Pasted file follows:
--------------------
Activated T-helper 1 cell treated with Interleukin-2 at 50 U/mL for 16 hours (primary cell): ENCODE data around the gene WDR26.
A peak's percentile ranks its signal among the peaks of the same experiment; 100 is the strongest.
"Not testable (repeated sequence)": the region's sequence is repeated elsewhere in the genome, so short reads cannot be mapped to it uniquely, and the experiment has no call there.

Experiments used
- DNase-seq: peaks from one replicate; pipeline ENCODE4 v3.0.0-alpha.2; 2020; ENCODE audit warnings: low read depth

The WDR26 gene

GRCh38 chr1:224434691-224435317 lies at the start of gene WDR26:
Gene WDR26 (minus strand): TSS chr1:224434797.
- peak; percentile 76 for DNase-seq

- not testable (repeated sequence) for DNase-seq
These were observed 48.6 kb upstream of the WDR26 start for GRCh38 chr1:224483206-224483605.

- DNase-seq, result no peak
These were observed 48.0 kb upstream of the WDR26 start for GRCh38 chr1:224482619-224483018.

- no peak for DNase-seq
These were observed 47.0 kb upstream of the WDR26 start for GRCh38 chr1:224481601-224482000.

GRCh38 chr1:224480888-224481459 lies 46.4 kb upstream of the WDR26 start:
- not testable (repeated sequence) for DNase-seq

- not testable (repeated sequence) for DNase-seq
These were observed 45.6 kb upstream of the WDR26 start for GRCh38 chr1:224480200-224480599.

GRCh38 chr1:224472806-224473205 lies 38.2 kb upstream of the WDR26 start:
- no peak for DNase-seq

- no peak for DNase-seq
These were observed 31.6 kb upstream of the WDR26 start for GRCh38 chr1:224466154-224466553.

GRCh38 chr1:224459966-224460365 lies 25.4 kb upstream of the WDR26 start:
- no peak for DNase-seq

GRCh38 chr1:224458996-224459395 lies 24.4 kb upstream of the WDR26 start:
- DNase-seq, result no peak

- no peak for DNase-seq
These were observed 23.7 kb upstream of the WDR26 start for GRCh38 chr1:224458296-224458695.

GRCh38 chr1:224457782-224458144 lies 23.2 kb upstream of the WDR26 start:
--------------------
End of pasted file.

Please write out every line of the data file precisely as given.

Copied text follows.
Activated T-helper 1 cell treated with Interleukin-2 at 50 U/mL for 16 hours (primary cell): ENCODE data around the gene WDR26.
A peak's percentile ranks its signal among the peaks of the same experiment; 100 is the strongest.
"Not testable (repeated sequence)": the region's sequence is repeated elsewhere in the genome, so short reads cannot be mapped to it uniquely, and the experiment has no call there.

Experiments used
- DNase-seq: peaks from one replicate; pipeline ENCODE4 v3.0.0-alpha.2; 2020; ENCODE audit warnings: low read depth

The WDR26 gene

GRCh38 chr1:224434691-224435317 lies at the start of gene WDR26:
Gene WDR26 (minus strand): TSS chr1:224434797.
- peak; percentile 76 for DNase-seq

- not testable (repeated sequence) for DNase-seq
These were observed 48.6 kb upstream of the WDR26 start for GRCh38 chr1:224483206-224483605.

- DNase-seq, result no peak
These were observed 48.0 kb upstream of the WDR26 start for GRCh38 chr1:224482619-224483018.

- no peak for DNase-seq
These were observed 47.0 kb upstream of the WDR26 start for GRCh38 chr1:224481601-224482000.

GRCh38 chr1:224480888-224481459 lies 46.4 kb upstream of the WDR26 start:
- not testable (repeated sequence) for DNase-seq

- not testable (repeated sequence) for DNase-seq
These were observed 45.6 kb upstream of the WDR26 start for GRCh38 chr1:224480200-224480599.

GRCh38 chr1:224472806-224473205 lies 38.2 kb upstream of the WDR26 start:
- no peak for DNase-seq

- no peak for DNase-seq
These were observed 31.6 kb upstream of the WDR26 start for GRCh38 chr1:224466154-224466553.

GRCh38 chr1:224459966-224460365 lies 25.4 kb upstream of the WDR26 start:
- no peak for DNase-seq

GRCh38 chr1:224458996-224459395 lies 24.4 kb upstream of the WDR26 start:
- DNase-seq, result no peak

- no peak for DNase-seq
These were observed 23.7 kb upstream of the WDR26 start for GRCh38 chr1:224458296-224458695.

GRCh38 chr1:224457782-224458144 lies 23.2 kb upstream of the WDR26 start: